This version of John Cena is different—not that you’d be able to tell when watching him kick ass and blow stuff up as the titular vigilante in HBO Max’s Peacemaker. But while for decades the star pushed himself to be as strong as possible, he’s coming up on 45 and longevity is now his central focus. He still attacks the gym with the same vigor, but there are no more 600 pound squats. He still has about seven small meals per day, but there is no more lugging around a cooler full of pre-cooked meals. He allows himself to enjoy his food while keeping himself accountable—and can get all the way relaxed on vacation.
Ahead of the final three episodes of season 1 of Peacemaker, GQ caught up with Cena to discuss his experience filming the Suicide Squad spinoff, buying his first tub of protein powder, and the movie experience that changed his life.
In terms of physical preparation, is there a huge difference in shooting for a film as opposed to a TV series?
It’s more about knowing that you won’t get as much time for physical training. The days are long, and it’s every day. The show is called Peacemaker, so I know I’m going to be involved every day, and you have to set expectations realistically. You’re probably only going to get two workouts in a week rather than the four I’m used to. If another one fell out of the sky where I could get three in then that was a blessing. You have to move the focus more towards being surgically correct about nutrition, hydration and making sure you get enough sleep.
What was the experience like on set?
COVID protocols have certainly taken away a lot of the interactions that happen on a set, an connections with castmates can difficult. But when you get someone like [Peacemaker director and creator] James Gunn, who allows you the freedom to improv and do these long takes, you kind of build those moments in. James does always get the material that he has scripted, but he also allows for the relationship building of these giant improv takes that we’ll never use. A lot of times it’s probably just to establish a connection, get the crew to laugh so they’re not feeling isolated and away from us as it seems because it’s literally like mask on, isolate from everyone and here we go…Act! The idea is to extend that time a little bit more, let everyone enjoy it for a hot second—it allows us to bond for a little bit.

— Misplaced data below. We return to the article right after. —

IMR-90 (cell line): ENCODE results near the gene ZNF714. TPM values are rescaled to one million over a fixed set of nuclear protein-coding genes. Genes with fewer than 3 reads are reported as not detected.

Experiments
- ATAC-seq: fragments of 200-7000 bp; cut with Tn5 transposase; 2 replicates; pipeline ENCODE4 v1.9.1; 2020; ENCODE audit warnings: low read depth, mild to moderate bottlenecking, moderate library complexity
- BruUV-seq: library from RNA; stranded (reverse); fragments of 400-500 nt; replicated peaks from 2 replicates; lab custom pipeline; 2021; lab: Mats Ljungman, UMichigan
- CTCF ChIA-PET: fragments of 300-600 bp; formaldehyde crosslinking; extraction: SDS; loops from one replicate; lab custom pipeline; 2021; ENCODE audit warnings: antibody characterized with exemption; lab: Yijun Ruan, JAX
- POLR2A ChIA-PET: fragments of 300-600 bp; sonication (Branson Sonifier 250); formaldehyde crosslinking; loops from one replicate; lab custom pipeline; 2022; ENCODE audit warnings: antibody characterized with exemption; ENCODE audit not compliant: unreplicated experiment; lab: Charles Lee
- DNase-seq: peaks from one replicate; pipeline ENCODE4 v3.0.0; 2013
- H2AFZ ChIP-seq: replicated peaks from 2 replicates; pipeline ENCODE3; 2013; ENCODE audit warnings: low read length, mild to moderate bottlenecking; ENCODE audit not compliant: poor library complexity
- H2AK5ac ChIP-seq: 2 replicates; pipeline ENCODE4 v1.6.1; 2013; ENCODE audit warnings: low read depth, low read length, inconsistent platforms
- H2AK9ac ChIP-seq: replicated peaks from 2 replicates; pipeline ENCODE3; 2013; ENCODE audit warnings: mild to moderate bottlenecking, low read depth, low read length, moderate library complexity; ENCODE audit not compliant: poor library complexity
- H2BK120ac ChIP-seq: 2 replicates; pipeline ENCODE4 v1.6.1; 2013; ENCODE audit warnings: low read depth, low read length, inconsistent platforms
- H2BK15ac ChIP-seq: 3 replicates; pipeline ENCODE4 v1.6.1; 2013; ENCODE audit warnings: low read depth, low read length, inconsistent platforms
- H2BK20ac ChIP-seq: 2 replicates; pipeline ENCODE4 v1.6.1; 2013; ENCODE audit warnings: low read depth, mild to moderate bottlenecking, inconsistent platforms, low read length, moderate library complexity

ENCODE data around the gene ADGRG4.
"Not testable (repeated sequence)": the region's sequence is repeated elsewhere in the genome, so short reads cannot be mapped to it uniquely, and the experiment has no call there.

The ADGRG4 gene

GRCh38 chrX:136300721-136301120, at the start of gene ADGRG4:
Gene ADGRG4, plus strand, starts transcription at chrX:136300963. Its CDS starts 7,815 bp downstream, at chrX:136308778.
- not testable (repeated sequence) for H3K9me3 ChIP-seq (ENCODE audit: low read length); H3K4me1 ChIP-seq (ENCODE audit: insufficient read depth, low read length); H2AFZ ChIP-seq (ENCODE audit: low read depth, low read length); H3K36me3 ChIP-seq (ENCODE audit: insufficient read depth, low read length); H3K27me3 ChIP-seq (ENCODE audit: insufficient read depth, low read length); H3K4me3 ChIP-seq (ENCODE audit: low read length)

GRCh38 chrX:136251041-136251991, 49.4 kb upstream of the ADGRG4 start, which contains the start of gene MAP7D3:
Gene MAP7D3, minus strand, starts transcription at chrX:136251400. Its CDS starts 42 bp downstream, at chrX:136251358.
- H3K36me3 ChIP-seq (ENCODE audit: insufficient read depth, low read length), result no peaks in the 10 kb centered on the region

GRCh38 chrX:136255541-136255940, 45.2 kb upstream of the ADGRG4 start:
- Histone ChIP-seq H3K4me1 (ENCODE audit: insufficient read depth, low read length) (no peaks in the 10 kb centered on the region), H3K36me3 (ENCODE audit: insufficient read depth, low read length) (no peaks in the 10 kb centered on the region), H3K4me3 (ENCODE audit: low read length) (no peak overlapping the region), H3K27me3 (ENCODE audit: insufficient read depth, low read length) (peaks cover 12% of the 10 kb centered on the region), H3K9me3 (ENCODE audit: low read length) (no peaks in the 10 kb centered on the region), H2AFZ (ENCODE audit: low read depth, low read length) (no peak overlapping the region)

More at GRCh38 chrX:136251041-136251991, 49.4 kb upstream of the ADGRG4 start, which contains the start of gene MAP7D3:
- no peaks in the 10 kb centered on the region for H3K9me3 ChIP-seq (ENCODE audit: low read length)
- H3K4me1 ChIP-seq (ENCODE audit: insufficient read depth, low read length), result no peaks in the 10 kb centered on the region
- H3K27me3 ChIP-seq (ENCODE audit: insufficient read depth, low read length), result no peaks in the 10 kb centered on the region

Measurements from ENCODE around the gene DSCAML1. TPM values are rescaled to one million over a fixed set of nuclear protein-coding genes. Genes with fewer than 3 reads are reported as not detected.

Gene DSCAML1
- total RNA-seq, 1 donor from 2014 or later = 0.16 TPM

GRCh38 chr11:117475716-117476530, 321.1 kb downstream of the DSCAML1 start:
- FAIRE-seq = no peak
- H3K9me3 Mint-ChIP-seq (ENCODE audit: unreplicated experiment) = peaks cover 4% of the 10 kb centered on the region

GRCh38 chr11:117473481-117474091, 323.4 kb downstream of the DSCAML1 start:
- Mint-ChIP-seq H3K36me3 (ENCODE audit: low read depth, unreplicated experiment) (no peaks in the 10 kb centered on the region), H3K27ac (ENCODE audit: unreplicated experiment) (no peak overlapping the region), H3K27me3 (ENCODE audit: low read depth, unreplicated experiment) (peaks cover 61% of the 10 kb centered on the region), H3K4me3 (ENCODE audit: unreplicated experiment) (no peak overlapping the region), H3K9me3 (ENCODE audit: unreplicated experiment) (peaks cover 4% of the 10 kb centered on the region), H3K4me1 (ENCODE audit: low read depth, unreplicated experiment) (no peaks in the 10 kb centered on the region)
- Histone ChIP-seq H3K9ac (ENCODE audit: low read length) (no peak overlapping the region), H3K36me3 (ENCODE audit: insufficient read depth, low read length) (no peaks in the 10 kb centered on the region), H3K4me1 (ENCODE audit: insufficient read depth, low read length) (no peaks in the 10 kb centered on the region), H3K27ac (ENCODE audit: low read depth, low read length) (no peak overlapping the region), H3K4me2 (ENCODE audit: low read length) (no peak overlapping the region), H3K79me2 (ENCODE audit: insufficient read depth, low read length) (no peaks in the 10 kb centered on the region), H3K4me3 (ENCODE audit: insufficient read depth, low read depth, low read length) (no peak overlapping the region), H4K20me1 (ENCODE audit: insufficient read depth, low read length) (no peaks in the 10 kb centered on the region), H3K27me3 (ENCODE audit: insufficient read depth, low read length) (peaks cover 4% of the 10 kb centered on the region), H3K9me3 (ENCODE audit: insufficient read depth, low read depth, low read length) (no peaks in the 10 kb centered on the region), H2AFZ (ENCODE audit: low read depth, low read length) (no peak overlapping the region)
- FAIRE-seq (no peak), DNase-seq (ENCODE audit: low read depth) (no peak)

Food is a totally different thing now, but I always kind of bring my own stuff to set. I just want to make sure I know where it’s coming from, and it allows me to hit the numbers and the nutrients that I want to get.
Without having to deal with the consistent physical toll of pro wrestling, how has your philosophy changed on how you go about working out?
If anything, [wrestling] allows you to be healthier because you have to be there for the shows, but you have so much time during the day. You’re on the road all the time but I have such a network across the world of gyms to go to and healthy places to eat that the road actually becomes your home.
But my training has switched a lot because I’m old. I’m going to be 45 this year. I started lifting weights in a dedicated fashion when I was 12 years old. If you do the math, I’m coming up on 35 years of that. That’s a long time. The biggest shift when I was in the WWE is, every day, I tried to be the strongest version I can be that day. Now, I’m trying to be able to lift weights when I’m 80, so I need to take a little bit more care of myself for the long term. I have a 40,000-foot perspective. It’s a lot more work on flexibility and a lot more warming up. The stuff that I hated to do? I’ve learned to like just because it gets me feeling good for the stuff that I like.